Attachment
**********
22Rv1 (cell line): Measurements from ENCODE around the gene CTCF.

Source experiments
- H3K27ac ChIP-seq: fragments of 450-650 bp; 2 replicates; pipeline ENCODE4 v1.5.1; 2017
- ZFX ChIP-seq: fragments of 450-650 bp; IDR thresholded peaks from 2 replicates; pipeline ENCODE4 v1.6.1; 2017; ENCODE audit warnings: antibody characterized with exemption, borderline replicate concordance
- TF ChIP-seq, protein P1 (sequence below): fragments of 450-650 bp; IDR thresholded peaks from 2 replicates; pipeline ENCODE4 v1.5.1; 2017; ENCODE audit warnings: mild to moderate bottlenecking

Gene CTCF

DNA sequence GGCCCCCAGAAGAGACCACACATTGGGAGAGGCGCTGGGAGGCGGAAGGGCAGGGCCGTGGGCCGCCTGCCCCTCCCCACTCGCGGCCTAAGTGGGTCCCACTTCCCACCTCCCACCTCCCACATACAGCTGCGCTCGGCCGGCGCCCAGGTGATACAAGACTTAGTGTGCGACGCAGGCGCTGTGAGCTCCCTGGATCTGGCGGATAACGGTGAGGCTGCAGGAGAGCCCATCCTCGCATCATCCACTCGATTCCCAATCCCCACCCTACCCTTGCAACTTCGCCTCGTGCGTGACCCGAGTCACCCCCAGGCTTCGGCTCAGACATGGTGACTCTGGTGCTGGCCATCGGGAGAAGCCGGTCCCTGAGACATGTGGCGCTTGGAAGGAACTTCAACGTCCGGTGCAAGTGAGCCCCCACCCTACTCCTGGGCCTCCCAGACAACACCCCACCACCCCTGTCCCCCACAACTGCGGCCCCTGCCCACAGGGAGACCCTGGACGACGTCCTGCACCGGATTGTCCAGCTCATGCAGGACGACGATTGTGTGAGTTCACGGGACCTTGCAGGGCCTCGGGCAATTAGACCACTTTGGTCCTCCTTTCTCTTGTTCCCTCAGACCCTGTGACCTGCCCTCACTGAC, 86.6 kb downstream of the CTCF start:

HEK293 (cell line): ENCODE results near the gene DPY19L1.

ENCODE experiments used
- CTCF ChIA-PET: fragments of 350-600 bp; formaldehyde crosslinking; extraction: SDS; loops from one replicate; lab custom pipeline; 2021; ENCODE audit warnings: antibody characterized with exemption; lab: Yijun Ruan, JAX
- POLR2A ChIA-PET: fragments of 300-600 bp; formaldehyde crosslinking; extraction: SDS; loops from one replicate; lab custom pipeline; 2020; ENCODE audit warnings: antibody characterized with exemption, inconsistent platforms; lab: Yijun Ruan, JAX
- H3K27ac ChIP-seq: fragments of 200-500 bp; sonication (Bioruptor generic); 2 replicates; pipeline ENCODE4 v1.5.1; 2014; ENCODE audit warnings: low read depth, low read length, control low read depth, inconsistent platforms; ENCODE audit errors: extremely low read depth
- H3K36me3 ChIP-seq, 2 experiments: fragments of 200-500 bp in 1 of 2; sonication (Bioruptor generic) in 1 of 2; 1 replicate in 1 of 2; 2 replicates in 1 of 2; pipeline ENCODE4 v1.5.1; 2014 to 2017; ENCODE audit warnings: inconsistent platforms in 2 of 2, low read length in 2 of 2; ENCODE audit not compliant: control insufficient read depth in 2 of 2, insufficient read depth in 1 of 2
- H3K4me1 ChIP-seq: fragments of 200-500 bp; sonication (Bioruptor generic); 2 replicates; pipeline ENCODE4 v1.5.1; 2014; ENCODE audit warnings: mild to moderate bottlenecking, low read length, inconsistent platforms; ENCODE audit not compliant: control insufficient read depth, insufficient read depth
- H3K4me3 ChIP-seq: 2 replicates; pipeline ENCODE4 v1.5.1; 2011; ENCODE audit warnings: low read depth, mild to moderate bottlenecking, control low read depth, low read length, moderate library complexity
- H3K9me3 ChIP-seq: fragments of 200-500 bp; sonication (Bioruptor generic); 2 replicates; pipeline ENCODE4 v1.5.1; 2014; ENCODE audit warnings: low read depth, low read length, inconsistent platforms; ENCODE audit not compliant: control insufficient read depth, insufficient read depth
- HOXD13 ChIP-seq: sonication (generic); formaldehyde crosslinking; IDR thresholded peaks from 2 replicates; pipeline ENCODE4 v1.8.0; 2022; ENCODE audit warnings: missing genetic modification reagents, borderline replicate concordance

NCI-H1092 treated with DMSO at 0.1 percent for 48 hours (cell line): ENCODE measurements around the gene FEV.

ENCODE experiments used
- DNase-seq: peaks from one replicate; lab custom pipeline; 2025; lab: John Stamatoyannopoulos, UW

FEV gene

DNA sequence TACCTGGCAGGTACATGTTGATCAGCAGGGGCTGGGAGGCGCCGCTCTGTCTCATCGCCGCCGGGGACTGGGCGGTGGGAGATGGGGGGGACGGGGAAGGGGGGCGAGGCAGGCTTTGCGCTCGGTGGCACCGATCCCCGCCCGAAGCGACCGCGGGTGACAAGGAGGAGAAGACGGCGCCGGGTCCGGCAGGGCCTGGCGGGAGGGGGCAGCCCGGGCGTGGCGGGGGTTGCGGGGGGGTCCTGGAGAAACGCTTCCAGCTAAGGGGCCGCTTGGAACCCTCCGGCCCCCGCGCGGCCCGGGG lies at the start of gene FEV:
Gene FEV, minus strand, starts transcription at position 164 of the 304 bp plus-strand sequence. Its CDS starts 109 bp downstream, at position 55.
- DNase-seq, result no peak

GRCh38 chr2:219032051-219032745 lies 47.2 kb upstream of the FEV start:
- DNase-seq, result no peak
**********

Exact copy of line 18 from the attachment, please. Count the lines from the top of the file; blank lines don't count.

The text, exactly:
NCI-H1092 treated with DMSO at 0.1 percent for 48 hours (cell line): ENCODE measurements around the gene FEV.